Relocating Your Vehicle From The UK To Australia: What You Need To Know
Relocating from the UK to Australia, whether for work or lifestyle, is about as big a move as you can make. With a sea journey in the region of 13,700 miles between Plymouth and Sydney, taking 30-50 days to arrive, shipping goods and property to your new location in Australia is a large undertaking, and one that requires careful planning. This is especially the case if you’re planning on taking your car to Australia with you, as there are various motor-vehicle import requirements you should be aware of, as well as associated costs.
Customs and regulations
Before attempting to ship a vehicle to Australia, you’ll need to secure an import approval. Rules surrounding vehicle imports are covered by the Road Vehicle Standards Act 2018, and are regulated by the Department of Infrastructure, Transport, Regional Development, Communications and the Arts. It is an offence to attempt to import a road vehicle into Australia without approval, and doing so could result in your vehicle being impounded in customs. You will be liable for any storage and removal costs.
There are several types of vehicle import approval, depending on the type of vehicle, and whether the vehicle is disassembled or partly completed. Applications can be made online through ROVER, the Australian government’s online portal for vehicle standards and imports, which also provides information about the types of road vehicle approvals.
An application fee of AUD $50 is due on submission, and the turnaround for receiving an import approval is around 30 working days from receipt.
While you’re waiting, use the time to make sure you have all your other documentation and paperwork in order. This includes:
- Your vehicle import approval document
- Receipts for any items inside the vehicle
- A completed customs declaration
- Proof of vehicle ownership (minimum 12 months)
How much does it cost to import a car into Australia?
Importing a road vehicle into Australia incurs several costs that should be factored into your budget. Let’s start with Customs and border control. You should expect to pay customs duties, Goods & Services Tax (GST) – which is around 10%, and luxury car tax (LCT) for high-value vehicles. Luxury cars may also incur additional taxes and higher tariffs.
You may also need to pay for steam cleaning in order for the vehicle to pass Australian biosecurity requirements, and other third-party costs may include customs brokers charges, import processing fees, wharf and transport charges, and additional costs to have your vehicle comply with State or Territory registration and insurance requirements.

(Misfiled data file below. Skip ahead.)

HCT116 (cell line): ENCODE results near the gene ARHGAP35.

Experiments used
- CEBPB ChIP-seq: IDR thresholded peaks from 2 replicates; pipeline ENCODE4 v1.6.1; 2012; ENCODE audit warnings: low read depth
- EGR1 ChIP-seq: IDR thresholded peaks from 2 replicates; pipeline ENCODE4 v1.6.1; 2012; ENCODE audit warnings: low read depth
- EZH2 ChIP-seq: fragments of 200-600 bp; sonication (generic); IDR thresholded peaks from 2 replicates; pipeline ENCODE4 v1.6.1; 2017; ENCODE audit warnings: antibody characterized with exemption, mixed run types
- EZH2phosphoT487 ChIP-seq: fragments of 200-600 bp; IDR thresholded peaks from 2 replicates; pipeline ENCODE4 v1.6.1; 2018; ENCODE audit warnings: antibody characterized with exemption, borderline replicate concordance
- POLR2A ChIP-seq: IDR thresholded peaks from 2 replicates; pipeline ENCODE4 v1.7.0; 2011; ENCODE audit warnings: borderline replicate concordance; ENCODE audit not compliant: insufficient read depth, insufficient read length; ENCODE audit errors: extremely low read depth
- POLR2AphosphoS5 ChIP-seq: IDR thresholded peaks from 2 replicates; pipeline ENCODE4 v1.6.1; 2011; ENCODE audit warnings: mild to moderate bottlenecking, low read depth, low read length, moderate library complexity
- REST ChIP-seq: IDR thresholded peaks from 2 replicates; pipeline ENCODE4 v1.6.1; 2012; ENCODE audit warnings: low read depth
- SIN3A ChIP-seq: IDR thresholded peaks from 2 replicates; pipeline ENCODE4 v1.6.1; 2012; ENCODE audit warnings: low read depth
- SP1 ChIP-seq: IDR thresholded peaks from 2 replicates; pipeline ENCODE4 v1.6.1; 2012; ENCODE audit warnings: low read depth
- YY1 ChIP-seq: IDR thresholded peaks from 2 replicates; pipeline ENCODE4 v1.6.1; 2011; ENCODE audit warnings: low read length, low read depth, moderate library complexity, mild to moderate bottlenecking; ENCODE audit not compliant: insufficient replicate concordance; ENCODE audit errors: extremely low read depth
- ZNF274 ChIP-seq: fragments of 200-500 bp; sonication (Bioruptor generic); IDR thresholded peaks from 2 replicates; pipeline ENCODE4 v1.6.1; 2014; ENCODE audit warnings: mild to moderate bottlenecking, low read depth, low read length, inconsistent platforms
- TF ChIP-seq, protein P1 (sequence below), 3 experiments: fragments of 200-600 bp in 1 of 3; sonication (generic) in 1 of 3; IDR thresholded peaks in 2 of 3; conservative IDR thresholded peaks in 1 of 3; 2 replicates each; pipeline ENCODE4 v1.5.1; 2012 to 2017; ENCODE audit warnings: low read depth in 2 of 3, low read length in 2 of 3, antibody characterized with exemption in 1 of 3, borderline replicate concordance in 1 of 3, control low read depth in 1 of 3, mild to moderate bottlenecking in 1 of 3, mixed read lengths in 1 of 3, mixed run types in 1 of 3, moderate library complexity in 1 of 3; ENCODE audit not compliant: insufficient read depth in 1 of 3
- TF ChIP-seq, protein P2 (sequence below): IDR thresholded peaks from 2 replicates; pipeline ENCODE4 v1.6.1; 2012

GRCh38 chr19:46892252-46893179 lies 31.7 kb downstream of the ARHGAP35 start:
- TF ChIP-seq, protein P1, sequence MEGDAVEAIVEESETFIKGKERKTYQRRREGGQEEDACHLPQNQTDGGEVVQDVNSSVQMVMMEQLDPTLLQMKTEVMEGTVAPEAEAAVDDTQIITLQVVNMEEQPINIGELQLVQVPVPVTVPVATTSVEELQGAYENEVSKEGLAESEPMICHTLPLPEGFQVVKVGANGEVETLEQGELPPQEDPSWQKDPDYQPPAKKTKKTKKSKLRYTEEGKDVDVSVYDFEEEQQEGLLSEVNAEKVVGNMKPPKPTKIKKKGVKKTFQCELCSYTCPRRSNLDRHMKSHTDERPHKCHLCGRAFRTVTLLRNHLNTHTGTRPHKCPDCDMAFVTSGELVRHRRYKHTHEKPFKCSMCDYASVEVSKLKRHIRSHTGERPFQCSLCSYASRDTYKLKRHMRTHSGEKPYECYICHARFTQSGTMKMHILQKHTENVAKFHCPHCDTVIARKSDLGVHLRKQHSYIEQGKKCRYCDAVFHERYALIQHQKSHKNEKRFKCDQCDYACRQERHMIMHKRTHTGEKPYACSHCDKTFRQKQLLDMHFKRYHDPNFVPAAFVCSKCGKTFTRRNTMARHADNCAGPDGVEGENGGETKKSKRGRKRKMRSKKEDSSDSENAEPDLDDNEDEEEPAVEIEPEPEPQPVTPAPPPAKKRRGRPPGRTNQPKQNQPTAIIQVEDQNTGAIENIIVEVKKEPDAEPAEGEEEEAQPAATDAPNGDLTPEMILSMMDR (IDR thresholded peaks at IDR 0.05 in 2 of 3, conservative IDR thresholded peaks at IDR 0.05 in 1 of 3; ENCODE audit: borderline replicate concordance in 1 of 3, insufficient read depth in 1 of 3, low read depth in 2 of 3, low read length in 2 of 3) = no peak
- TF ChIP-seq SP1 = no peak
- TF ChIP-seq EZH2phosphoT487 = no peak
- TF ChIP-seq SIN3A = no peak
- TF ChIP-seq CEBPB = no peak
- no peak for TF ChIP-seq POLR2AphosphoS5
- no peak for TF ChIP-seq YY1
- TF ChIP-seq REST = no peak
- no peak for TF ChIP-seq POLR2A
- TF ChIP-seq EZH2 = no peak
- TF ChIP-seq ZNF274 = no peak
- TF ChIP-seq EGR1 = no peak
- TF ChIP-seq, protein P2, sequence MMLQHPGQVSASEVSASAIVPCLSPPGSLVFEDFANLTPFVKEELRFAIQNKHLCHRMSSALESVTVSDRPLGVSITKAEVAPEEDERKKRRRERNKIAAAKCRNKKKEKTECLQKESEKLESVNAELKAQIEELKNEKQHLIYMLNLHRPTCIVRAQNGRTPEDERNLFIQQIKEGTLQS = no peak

Transport and storage charges
It goes without saying that the costs of importing a vehicle into Australia can quickly add up, even before you consider shipping from the UK, so we recommend strongly considering whether the costs are worthwhile, compared to purchasing a new and equivalent vehicle in Australia.
There are two shipping options for dispatching your vehicle to its Australian destination:
1) Roll on/roll off (Ro-Ro): The vehicle is driven onto a car ferry at a UK port and driven off again when it reaches its Australian endpoint. This method is cost-effective and convenient but offers limited protection for your vehicle during transportation.
2) Containerised shipping: a more expensive option, but suitable for luxury and high value cars as the vehicle is secure and protected from potential damages. Containerised shipping will involve you purchasing or hiring a dedicated shipping container for your car. Before using this method, ensure that your shipping agent is aware of your vehicle dimensions.
Whichever method you choose, your journey will need to be covered with the relevant shipping insurance to compensate you against potential losses. You should also consider ongoing costs once the vehicle is in Australia, as unloading ports may be located long distances from your preferred destination.
Once your vehicle has safely arrived in Australia and cleared customs, you may need to make modifications to comply with Australian road safety standards and laws. Fortunately for British drivers, Australians also drive on the left-hand side of the road, so you won’t need to worry about a right to left hand drive conversion! However, you may need to make modifications to your lighting systems and brake equipment, and conduct general safety checks, which can all be carried out at an Australian automotive workshop if required. You’ll then need to register your vehicle in Australia and purchase the relevant insurance to drive your car legally on the public roads.
Find out more
There’s a lot to consider when importing a car from the UK to Australia, but with sensible budgeting and planning ahead, it can normally be achieved smoothly and without problems. As long as you comply with Australian road safety standards and secure the correct vehicle import approval before you embark, you are unlikely to encounter any difficulties with Customs/border control.